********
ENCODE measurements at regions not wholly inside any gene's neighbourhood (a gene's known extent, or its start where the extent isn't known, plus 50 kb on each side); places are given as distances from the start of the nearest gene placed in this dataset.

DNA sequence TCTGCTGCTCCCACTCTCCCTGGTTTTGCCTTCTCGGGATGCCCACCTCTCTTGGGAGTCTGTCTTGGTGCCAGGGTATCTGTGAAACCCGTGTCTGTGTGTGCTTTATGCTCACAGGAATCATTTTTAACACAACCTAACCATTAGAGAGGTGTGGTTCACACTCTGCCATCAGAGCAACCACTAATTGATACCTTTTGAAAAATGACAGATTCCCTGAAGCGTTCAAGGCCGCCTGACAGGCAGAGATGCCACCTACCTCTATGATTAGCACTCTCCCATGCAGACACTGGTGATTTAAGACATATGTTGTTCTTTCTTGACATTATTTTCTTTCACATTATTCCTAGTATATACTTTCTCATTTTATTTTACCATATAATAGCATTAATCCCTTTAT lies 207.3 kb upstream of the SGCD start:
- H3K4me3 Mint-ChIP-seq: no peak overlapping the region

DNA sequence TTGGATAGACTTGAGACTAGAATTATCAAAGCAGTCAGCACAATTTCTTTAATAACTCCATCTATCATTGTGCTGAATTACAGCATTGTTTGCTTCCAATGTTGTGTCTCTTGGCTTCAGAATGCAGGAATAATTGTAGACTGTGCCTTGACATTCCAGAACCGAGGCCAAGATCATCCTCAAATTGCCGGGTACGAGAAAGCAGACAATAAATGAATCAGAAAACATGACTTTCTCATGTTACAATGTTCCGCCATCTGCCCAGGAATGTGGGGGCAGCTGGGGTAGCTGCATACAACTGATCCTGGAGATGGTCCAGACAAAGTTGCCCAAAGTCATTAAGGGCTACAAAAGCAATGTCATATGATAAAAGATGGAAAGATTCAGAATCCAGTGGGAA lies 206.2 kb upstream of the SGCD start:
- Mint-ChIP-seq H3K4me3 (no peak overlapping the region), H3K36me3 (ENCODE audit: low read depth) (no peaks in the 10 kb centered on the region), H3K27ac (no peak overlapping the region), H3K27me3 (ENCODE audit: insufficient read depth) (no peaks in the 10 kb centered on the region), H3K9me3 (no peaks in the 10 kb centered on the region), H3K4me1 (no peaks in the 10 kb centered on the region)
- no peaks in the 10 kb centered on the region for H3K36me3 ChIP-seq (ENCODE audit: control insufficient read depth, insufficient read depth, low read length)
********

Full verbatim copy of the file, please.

ENCODE measurements at regions not wholly inside any gene's neighbourhood (a gene's known extent, or its start where the extent isn't known, plus 50 kb on each side); places are given as distances from the start of the nearest gene placed in this dataset.

DNA sequence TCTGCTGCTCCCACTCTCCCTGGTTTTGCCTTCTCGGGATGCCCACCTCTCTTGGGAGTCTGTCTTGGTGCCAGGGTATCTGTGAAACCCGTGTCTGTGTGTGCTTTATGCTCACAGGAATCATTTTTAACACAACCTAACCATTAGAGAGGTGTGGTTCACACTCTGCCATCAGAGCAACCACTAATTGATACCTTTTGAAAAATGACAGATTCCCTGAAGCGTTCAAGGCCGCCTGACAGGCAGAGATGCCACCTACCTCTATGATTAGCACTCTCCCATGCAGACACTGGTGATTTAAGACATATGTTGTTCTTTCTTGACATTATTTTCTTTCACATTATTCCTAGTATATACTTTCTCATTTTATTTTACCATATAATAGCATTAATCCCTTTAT lies 207.3 kb upstream of the SGCD start:
- H3K4me3 Mint-ChIP-seq: no peak overlapping the region

DNA sequence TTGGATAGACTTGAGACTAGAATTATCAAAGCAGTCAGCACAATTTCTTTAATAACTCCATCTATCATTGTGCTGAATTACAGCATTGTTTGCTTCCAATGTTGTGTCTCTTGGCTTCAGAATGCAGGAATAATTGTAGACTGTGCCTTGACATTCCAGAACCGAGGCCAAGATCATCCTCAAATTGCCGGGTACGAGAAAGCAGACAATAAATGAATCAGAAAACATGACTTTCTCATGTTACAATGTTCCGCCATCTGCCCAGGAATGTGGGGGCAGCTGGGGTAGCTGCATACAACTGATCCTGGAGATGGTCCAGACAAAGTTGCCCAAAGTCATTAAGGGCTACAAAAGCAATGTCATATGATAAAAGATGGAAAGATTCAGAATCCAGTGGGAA lies 206.2 kb upstream of the SGCD start:
- Mint-ChIP-seq H3K4me3 (no peak overlapping the region), H3K36me3 (ENCODE audit: low read depth) (no peaks in the 10 kb centered on the region), H3K27ac (no peak overlapping the region), H3K27me3 (ENCODE audit: insufficient read depth) (no peaks in the 10 kb centered on the region), H3K9me3 (no peaks in the 10 kb centered on the region), H3K4me1 (no peaks in the 10 kb centered on the region)
- no peaks in the 10 kb centered on the region for H3K36me3 ChIP-seq (ENCODE audit: control insufficient read depth, insufficient read depth, low read length)